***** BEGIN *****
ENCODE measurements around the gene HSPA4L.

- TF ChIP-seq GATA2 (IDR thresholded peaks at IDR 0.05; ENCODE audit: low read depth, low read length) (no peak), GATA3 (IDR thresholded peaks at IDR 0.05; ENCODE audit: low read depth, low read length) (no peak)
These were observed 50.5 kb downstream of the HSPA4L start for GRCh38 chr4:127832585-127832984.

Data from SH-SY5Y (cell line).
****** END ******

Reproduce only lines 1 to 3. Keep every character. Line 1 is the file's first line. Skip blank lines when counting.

ENCODE measurements around the gene HSPA4L.

- TF ChIP-seq GATA2 (IDR thresholded peaks at IDR 0.05; ENCODE audit: low read depth, low read length) (no peak), GATA3 (IDR thresholded peaks at IDR 0.05; ENCODE audit: low read depth, low read length) (no peak)
These were observed 50.5 kb downstream of the HSPA4L start for GRCh38 chr4:127832585-127832984.